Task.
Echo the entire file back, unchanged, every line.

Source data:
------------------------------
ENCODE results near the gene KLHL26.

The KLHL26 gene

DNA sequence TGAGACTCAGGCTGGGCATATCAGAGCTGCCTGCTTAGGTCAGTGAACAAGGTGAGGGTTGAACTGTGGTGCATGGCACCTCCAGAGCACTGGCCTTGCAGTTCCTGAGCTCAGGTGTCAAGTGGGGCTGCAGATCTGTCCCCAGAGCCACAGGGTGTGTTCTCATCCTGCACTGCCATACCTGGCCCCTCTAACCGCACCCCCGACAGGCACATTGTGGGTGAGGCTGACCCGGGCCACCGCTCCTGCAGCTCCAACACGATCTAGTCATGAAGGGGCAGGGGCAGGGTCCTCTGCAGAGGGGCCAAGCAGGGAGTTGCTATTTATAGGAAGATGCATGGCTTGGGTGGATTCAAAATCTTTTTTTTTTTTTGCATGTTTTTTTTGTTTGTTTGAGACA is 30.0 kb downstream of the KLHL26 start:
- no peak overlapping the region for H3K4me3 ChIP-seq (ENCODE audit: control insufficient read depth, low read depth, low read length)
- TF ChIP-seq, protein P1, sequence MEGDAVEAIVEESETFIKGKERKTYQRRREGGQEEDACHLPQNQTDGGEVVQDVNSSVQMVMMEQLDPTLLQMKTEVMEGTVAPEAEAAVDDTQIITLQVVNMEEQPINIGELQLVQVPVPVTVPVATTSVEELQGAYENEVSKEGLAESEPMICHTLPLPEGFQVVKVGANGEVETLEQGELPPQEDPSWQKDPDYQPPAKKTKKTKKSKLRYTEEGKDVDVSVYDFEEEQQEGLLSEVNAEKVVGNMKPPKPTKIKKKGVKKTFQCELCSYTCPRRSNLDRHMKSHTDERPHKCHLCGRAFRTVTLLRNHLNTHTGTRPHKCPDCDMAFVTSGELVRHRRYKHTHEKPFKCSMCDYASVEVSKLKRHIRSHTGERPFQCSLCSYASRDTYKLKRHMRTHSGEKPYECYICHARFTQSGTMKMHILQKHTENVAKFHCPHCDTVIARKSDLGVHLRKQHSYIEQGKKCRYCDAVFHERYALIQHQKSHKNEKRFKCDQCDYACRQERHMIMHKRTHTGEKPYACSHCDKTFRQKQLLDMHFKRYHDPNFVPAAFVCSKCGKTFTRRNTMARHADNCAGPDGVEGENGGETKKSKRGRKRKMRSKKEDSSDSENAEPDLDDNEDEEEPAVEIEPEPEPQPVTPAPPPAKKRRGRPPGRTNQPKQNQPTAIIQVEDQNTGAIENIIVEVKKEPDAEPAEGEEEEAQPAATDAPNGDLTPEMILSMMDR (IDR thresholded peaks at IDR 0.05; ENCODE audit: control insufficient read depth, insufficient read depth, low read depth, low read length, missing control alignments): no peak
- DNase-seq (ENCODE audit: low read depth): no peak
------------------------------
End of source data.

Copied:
ENCODE results near the gene KLHL26.

The KLHL26 gene

DNA sequence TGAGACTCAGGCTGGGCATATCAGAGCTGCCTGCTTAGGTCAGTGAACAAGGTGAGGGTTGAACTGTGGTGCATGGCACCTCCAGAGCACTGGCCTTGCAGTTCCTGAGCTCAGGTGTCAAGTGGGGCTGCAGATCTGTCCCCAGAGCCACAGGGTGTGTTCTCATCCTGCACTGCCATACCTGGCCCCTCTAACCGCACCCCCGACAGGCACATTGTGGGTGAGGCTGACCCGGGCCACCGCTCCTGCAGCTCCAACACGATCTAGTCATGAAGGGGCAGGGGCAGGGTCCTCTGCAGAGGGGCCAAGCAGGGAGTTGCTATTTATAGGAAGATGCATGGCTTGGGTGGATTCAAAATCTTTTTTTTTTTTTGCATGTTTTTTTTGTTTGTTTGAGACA is 30.0 kb downstream of the KLHL26 start:
- no peak overlapping the region for H3K4me3 ChIP-seq (ENCODE audit: control insufficient read depth, low read depth, low read length)
- TF ChIP-seq, protein P1, sequence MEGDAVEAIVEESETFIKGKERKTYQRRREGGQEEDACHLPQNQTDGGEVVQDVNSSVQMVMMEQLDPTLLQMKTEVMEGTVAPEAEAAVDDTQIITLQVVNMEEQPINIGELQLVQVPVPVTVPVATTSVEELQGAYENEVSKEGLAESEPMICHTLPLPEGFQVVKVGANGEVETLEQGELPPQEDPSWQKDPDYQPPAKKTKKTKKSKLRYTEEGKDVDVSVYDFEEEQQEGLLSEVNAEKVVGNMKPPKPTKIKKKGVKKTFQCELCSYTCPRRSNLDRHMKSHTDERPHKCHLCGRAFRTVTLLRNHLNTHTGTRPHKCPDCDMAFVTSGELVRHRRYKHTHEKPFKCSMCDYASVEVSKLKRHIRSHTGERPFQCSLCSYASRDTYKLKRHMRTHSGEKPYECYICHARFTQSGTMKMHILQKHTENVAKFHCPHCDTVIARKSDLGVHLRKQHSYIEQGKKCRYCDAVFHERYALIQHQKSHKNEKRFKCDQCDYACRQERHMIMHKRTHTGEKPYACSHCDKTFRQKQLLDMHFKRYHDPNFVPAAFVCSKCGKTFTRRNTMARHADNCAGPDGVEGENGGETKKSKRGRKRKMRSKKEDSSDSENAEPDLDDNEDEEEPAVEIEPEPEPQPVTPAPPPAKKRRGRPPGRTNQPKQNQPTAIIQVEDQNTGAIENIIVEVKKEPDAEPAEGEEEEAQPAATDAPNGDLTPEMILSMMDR (IDR thresholded peaks at IDR 0.05; ENCODE audit: control insufficient read depth, insufficient read depth, low read depth, low read length, missing control alignments): no peak
- DNase-seq (ENCODE audit: low read depth): no peak